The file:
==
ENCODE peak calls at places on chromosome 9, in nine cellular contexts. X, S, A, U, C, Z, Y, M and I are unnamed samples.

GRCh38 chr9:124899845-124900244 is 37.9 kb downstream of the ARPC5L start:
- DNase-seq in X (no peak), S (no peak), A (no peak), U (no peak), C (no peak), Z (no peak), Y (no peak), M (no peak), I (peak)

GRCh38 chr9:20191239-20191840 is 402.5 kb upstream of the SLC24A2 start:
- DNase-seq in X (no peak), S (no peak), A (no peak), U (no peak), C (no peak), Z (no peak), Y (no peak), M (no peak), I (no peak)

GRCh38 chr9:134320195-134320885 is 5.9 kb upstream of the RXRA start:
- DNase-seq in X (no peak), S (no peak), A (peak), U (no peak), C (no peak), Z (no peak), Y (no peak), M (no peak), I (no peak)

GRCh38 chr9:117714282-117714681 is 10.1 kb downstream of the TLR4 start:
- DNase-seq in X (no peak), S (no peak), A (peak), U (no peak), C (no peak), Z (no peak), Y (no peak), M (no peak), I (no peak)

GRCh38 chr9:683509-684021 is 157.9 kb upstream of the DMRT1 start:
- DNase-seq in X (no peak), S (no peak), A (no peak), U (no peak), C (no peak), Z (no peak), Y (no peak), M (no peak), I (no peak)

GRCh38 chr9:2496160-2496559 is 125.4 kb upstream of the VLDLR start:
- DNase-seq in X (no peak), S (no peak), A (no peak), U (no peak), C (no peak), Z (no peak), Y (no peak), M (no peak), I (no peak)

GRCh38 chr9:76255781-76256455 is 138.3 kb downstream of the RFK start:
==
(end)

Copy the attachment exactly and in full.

ENCODE peak calls at places on chromosome 9, in nine cellular contexts. X, S, A, U, C, Z, Y, M and I are unnamed samples.

GRCh38 chr9:124899845-124900244 is 37.9 kb downstream of the ARPC5L start:
- DNase-seq in X (no peak), S (no peak), A (no peak), U (no peak), C (no peak), Z (no peak), Y (no peak), M (no peak), I (peak)

GRCh38 chr9:20191239-20191840 is 402.5 kb upstream of the SLC24A2 start:
- DNase-seq in X (no peak), S (no peak), A (no peak), U (no peak), C (no peak), Z (no peak), Y (no peak), M (no peak), I (no peak)

GRCh38 chr9:134320195-134320885 is 5.9 kb upstream of the RXRA start:
- DNase-seq in X (no peak), S (no peak), A (peak), U (no peak), C (no peak), Z (no peak), Y (no peak), M (no peak), I (no peak)

GRCh38 chr9:117714282-117714681 is 10.1 kb downstream of the TLR4 start:
- DNase-seq in X (no peak), S (no peak), A (peak), U (no peak), C (no peak), Z (no peak), Y (no peak), M (no peak), I (no peak)

GRCh38 chr9:683509-684021 is 157.9 kb upstream of the DMRT1 start:
- DNase-seq in X (no peak), S (no peak), A (no peak), U (no peak), C (no peak), Z (no peak), Y (no peak), M (no peak), I (no peak)

GRCh38 chr9:2496160-2496559 is 125.4 kb upstream of the VLDLR start:
- DNase-seq in X (no peak), S (no peak), A (no peak), U (no peak), C (no peak), Z (no peak), Y (no peak), M (no peak), I (no peak)

GRCh38 chr9:76255781-76256455 is 138.3 kb downstream of the RFK start: